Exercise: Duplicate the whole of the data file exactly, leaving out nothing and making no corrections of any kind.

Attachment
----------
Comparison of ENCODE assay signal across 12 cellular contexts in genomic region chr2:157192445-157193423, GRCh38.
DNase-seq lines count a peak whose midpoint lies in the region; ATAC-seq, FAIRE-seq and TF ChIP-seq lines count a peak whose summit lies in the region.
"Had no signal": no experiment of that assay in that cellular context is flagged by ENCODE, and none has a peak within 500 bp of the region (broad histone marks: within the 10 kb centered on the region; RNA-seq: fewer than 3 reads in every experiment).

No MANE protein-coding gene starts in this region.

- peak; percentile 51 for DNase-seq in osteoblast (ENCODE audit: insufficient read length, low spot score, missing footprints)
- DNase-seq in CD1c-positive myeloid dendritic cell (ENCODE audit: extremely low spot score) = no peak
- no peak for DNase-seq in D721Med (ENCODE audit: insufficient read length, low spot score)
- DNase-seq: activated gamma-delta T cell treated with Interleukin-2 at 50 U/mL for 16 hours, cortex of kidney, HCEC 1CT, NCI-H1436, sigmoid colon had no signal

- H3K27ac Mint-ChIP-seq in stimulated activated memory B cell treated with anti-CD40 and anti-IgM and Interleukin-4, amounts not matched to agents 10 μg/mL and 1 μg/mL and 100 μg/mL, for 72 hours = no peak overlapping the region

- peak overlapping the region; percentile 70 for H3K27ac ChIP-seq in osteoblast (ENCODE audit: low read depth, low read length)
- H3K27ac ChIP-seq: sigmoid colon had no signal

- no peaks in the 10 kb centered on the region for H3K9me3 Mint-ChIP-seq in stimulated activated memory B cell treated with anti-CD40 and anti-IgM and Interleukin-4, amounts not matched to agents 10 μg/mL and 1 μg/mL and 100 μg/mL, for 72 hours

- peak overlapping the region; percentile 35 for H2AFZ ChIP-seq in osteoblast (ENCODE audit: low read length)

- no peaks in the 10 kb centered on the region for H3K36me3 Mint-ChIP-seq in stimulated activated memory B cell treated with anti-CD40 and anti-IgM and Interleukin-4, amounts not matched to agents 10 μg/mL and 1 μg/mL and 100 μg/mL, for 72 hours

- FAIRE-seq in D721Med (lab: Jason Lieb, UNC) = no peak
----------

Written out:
Comparison of ENCODE assay signal across 12 cellular contexts in genomic region chr2:157192445-157193423, GRCh38.
DNase-seq lines count a peak whose midpoint lies in the region; ATAC-seq, FAIRE-seq and TF ChIP-seq lines count a peak whose summit lies in the region.
"Had no signal": no experiment of that assay in that cellular context is flagged by ENCODE, and none has a peak within 500 bp of the region (broad histone marks: within the 10 kb centered on the region; RNA-seq: fewer than 3 reads in every experiment).

No MANE protein-coding gene starts in this region.

- peak; percentile 51 for DNase-seq in osteoblast (ENCODE audit: insufficient read length, low spot score, missing footprints)
- DNase-seq in CD1c-positive myeloid dendritic cell (ENCODE audit: extremely low spot score) = no peak
- no peak for DNase-seq in D721Med (ENCODE audit: insufficient read length, low spot score)
- DNase-seq: activated gamma-delta T cell treated with Interleukin-2 at 50 U/mL for 16 hours, cortex of kidney, HCEC 1CT, NCI-H1436, sigmoid colon had no signal

- H3K27ac Mint-ChIP-seq in stimulated activated memory B cell treated with anti-CD40 and anti-IgM and Interleukin-4, amounts not matched to agents 10 μg/mL and 1 μg/mL and 100 μg/mL, for 72 hours = no peak overlapping the region

- peak overlapping the region; percentile 70 for H3K27ac ChIP-seq in osteoblast (ENCODE audit: low read depth, low read length)
- H3K27ac ChIP-seq: sigmoid colon had no signal

- no peaks in the 10 kb centered on the region for H3K9me3 Mint-ChIP-seq in stimulated activated memory B cell treated with anti-CD40 and anti-IgM and Interleukin-4, amounts not matched to agents 10 μg/mL and 1 μg/mL and 100 μg/mL, for 72 hours

- peak overlapping the region; percentile 35 for H2AFZ ChIP-seq in osteoblast (ENCODE audit: low read length)

- no peaks in the 10 kb centered on the region for H3K36me3 Mint-ChIP-seq in stimulated activated memory B cell treated with anti-CD40 and anti-IgM and Interleukin-4, amounts not matched to agents 10 μg/mL and 1 μg/mL and 100 μg/mL, for 72 hours

- FAIRE-seq in D721Med (lab: Jason Lieb, UNC) = no peak